“Baroque pearls are the real pearls”
I RAISED my eyebrows when I heard this not because I am a pearl expert but because I have always thought that a round pearl was the real, if not, the perfect pearl. But the gentle voice was determined and it came from Sitti Ong Go, owner of Mindanao Pearl International Museum, who calmly said this in the same breath when she offered me a dessert plate brimming with tinagtag, a Moro delicacy.
Sitti Ong Go’s dimpled and demure smile betrays a woman who has weathered the harsh seas and conflict in Tawi-tawi to quietly put up the Mindanao Pearl International Museum in Davao City. The museum along Mamay Road has an unpretentious façade but inside it is all plush and swanky. The seats are wide and everything is trimmed with gold. The gleaming tiled floors are enhanced with thick short carpets of various feline designs. Encased in small and simple glass displays are various pearls that Sitti has collected through the years.
Since the 1960s, Sitti’s family has engaged in the jewelry business and she has spent most of her life designing, collecting, selling, and promoting Philippine pearls all over the world.
On the museum’s walls are brief descriptions of various pearls from all over the world. One of these explains that there are seven shapes of pearls: round, semi-round, egg/oval-shaped, button/siopao-shaped, and the baroque or the irregular shaped. A pearl is formed when an irritant, at times even just a grain of sand, enters an oyster or clam who then coats it with saliva to lessen the irritation. The saliva coating is called the nacre and provides a piece of pearl with luster.
According to Sitti, some baroque pearls are “uncontaminated yet coalesced saliva” of the oyster that is why these are the perfect pearls no matter how oddly shaped these are.
The tour inside the room is quick but the displays can be educational as a museum should be. One text display lists that there are five classifications of pearls -- South Sea, Pinctada maxima, Tahitian, Mabe, and Akoya.
South Sea pearls are high-value saltwater cultured pearls. Whitish and almost silvery in color, South Sea pearls are well-loved because of its mirror-like luster. The Philippines is one of the top producers of this pearl.
The Pinctada Maxima are the largest pearl oysters in the world and are either gold or white lipped and are usually cultured for the producing the south sea pearls. These oysters can also produce gray, platinum, charcoal, aubergine, or peacock pearls.
The Tahitian pearl or black pearl comes from the Pinctada Margaritifera or the black lipped oyster and are the only naturally colored pearls in the world.
Mabe pearls are blistered pearls and the museum’s display describes it as a flat pearl or what we ordinarily call as siopao and are perfect for earrings and rings.
Akoya pearls are from the Pinctada Fucata oysters that are popular in Japan where it got its name. Akoya oysters are the smallest producers and only produce white pearls with resplendent luster.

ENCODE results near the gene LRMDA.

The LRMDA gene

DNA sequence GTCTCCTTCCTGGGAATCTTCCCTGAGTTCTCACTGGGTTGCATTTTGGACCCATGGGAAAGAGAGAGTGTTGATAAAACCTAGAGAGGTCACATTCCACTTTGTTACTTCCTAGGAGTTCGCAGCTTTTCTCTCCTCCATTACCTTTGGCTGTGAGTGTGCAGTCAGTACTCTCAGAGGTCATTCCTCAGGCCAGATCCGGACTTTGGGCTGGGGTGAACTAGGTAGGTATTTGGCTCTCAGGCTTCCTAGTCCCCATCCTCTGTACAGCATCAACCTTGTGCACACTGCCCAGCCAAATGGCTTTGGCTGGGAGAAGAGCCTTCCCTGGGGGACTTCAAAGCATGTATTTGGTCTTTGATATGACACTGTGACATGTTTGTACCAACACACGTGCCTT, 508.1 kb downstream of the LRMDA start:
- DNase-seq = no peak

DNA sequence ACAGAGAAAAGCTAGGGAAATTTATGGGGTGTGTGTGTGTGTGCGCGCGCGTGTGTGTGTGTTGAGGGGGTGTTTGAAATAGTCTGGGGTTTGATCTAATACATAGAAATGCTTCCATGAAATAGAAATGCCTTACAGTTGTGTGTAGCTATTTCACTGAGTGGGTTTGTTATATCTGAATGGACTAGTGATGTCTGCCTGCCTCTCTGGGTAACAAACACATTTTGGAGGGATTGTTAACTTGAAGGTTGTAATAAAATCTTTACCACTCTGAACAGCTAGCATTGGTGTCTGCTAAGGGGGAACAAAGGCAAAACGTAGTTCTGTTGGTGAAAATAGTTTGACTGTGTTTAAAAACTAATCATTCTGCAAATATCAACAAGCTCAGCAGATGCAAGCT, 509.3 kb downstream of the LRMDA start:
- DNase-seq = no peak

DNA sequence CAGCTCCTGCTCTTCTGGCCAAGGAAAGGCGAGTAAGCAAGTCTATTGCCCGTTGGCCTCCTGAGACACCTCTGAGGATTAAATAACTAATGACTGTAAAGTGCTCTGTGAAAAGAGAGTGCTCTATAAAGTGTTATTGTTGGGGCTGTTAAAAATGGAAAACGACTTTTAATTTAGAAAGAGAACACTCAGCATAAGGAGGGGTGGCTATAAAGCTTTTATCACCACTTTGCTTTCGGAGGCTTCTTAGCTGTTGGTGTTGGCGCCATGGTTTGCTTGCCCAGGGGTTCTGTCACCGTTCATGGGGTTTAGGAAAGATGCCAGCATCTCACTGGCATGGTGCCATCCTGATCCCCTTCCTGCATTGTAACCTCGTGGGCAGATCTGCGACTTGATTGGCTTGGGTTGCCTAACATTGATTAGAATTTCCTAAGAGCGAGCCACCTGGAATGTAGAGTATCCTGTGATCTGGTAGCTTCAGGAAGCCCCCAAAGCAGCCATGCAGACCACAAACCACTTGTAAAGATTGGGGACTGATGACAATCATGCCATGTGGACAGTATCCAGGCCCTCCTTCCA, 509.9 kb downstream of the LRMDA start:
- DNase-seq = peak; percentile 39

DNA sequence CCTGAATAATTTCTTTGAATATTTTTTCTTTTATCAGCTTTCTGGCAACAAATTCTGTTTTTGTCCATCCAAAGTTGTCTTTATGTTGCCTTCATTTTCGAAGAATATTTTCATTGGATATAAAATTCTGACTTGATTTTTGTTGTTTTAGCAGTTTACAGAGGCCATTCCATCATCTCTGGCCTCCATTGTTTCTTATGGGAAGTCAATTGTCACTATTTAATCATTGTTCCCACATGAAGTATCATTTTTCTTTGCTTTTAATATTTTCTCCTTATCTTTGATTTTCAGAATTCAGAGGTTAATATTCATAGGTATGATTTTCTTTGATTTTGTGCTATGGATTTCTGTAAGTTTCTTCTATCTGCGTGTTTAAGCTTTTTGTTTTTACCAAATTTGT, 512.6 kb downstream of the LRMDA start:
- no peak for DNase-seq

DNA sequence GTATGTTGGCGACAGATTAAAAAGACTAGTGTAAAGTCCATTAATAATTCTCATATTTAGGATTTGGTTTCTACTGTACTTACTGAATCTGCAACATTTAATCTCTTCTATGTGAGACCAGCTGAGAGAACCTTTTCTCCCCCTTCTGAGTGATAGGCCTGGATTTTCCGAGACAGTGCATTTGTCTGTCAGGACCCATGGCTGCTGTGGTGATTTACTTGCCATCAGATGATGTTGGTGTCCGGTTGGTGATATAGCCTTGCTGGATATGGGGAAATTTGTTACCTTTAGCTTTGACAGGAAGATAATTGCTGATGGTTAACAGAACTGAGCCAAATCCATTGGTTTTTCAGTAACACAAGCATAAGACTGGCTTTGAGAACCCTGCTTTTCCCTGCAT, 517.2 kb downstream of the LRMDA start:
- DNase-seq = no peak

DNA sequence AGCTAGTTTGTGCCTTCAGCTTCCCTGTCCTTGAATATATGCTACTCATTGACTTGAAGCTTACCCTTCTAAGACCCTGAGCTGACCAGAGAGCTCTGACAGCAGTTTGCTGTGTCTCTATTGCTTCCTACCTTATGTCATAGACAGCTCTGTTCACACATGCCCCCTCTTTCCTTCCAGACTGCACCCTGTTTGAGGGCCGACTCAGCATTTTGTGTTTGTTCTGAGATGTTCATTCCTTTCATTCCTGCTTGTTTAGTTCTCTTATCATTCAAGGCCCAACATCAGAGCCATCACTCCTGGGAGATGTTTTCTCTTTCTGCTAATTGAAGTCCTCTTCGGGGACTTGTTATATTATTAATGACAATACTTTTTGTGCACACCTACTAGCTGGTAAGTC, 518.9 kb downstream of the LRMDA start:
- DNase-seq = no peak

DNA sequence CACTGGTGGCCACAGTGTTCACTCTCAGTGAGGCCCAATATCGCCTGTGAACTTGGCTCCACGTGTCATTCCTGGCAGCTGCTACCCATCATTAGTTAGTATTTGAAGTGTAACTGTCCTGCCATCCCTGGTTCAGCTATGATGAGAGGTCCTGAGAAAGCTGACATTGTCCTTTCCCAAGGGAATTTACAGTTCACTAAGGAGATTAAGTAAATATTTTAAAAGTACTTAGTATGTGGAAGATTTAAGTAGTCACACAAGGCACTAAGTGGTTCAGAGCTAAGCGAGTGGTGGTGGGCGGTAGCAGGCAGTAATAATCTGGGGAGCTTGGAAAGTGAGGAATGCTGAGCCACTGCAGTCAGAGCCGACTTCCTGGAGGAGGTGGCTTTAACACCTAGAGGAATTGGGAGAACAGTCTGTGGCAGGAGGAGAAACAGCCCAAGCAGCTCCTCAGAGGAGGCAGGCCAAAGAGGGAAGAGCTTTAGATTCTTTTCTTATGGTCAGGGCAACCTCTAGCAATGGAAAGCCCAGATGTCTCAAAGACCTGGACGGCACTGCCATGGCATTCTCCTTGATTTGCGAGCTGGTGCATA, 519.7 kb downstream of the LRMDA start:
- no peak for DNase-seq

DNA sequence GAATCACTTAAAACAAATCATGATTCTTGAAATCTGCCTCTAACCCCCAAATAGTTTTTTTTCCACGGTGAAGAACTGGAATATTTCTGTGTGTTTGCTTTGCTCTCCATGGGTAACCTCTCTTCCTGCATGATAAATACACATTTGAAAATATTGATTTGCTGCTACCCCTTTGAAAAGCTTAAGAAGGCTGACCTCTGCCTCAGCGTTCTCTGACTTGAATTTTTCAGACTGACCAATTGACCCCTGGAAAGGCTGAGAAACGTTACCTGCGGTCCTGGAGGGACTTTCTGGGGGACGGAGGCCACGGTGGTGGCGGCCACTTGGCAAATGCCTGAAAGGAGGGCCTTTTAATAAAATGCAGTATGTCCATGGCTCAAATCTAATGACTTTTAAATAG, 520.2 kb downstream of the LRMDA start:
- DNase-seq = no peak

Sitti knows each pearl like her own after learning the craft from her grandfather who also learned from a Japanese they refer to only as a Mr. Kametane. Being the third generation jeweler Sitti, has patiently etched her presence in international markets and her company, the Mindanao Pearl Center has been accredited by the Department of Trade and Industry, Department of Tourism, and the Center for International Trade Expositions and Missions.
From a lean staff of five, Sitti now has almost 40 employees and most have worked with her since she started designing jewelry at their kitchen table in Zamboanga.
Since 2004, Sitti has been lugging her collections to trade missions in almost 11 countries -- Kingdom of Saudi Arabia, Turkey, France, Canada, Taiwan, Malaysia, Singapore, China, Dubai, and Spain where she earned a personal letter of appreciation from the Queen after the latter bought a complete set of South Sea pearl jewelry.
Her thoroughly curated collection was the sole pearl display allowed in both Asean in 2015 and Apec in 2017, both held in the Philippines. Her pieces are also showcased in prestigious hotels like Okada in Manila and Marco Polo Hotel in Davao City.
This year, she is preparing for the international exhibit at the Dubai World Trade Center upon invitation of its princess. But despite her rising popularity in the world market, Sitti hopes that putting up the Mindanao Pearl International Museum will provide not only a new tourist destination but will also showcase and encourage investors to provide opportunities to pearl farmers and artisans of Mindanao.
The Mindanao International Pearl Museum along Mamay Road is open from Monday until Saturday but visitors are required to book visits two days before their schedule by calling (082) 295-3452.